How the Government Shutdown Is Affecting TSA Lines—And How to Make It Suck Less

People standing in line at airport
izusek / Getty Images

Unless you’re totally out of touch with reality (the news and social media), you’re fully aware the government’s been shut down since Dec. 22, 2018. It’s the longest stint in U.S. history, according to CNN. Out of the 800,000 government employees who are expected to punch in and not receive a paycheck, an estimated 51,000 are TSA agents, Forbes reports—which means many of them are calling in “sick.”



In fact, the TSA issued a statement this week noting they’re experiencing more than double the normal number of call outs, at a national rate of 6.8 percent compared to 2.5 percent at this time last year. You can’t exactly blame them—we don’t work for free; they shouldn’t be expected to either.

Airports are privately owned, though, which is why they can continue to operate. So when regularly scheduled flights are coupled with a drastically reduced TSA staff, it results in travelers having to face longer, more unpredictable security lines. Airports are even shutting down some TSA checkpoints and terminals altogether. Hartsfield-Jackson Atlanta International Airport shut down six checkpoints on Monday, for example, while Houston’s has had their B terminal (which hosts flights for United Airlines) closed since Sunday.

What does this mean for you, the weary traveler having to deal with it all? Come prepared. Here are the steps you can take to make your upcoming flight with as few headaches as possible.

Get to the Airport Early

This may sound like common sense, but it’s worth noting because, well, how many times have you waited to pack until the last minute and shown up to the airport less than an hour before your scheduled departure time? We’re telling you now: That strategy won’t fly. While TSA says national average wait times are within the normal range of 30 minutes for standard lanes and 10 for TSA PreCheck, delays vary by airport. (On Monday morning, Atlanta had a maximum wait time of 88 minutes at standard checkpoints, and 55 minutes at PreCheck.) The TSA recommends arriving a whopping three hours before your international flight, two if it’s domestic, as a precautionary measure. So if you don’t mind waiting around the terminal (bring a book to pass the time; these are our favorite reads of 2018), this is one of your safest bets.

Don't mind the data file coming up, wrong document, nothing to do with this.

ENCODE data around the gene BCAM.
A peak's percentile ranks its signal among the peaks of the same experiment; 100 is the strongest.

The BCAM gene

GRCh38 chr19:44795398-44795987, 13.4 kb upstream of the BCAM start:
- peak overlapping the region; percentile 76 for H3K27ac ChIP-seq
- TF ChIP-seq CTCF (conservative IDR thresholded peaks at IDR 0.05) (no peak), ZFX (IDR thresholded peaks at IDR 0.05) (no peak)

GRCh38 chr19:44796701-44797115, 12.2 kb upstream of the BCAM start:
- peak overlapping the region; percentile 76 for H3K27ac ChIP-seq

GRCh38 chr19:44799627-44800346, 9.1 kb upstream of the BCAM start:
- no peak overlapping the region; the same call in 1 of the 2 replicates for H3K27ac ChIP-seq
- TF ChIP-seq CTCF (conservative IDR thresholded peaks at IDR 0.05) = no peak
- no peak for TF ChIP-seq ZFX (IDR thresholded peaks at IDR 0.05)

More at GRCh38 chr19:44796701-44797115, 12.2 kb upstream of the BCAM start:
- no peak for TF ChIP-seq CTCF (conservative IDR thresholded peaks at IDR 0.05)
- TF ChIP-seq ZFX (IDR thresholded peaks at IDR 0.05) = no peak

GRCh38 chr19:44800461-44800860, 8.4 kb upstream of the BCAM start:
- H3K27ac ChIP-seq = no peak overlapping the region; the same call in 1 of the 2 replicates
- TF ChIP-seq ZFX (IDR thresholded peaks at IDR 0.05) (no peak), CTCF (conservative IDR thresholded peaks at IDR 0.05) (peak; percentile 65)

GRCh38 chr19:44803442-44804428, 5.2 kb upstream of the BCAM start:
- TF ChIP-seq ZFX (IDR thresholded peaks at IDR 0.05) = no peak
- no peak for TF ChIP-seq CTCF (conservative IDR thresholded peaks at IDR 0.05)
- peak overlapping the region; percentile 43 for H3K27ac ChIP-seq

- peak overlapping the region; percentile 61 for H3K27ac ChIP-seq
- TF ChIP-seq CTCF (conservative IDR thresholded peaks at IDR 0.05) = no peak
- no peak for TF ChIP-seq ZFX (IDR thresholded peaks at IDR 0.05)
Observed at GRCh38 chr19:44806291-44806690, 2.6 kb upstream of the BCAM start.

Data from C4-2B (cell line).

Download App In the Air

While some airports, like LaGuardia in New York City, post their wait times online, the information isn’t always updated quickly and what you see may not be entirely accurate. Which is why this free app may just be your new best friend. It tracks real-time updates on the security line wait times throughout any airport, based on crowdsourced user feedback. (So think of it like Waze for TSA lines.) It also tracks wait times for check-in lines, includes boarding and landing times, and issues updates on flight delays. There’s a premium option for $29/year that unlocks additional features, like automatic check-ins and family notifications, but you can get all the pertinent wait-time info without spending a dime.

Streamline Your Security Experience

Once you’re at the airport, make life easier and have quick access to the things you need to put in those security bins: your laptop, tablet, and liquids, namely. Wear shoes you can easily slip on and off, and if you’ve got layers, be prepared to whip ‘em off quickly. Pro tip: Leave scarves, hats, and mittens in your bag—you can survive the walk from the car to the airport without ‘em.

Get Global Entry, TSA PreCheck or Clear

If you haven’t ponied up for one of these programs, now’s the time. Global Entry is for those who travel internationally often, as it gets you expedited entry back into the U.S., and the $100 cost includes TSA PreCheck, a government program that allows travelers to go through expedited security lines. (You can also get PreCheck on its own for $85 if you don’t travel abroad often.) There’s also Clear, a private security service that gets you to the front of PreCheck or standard screening.

There’s just one catch: Because Global Entry is operated by Customs and Border Protection, the offices have been closed thanks to the government hiatus. You can still apply now to save you the next time the government shuts its doors, but if you want to make life easier right now, then PreCheck may give you better luck, as it’s processed by private contractors and funded by user fees.

For access to exclusive gear videos, celebrity interviews, and more, subscribe on YouTube!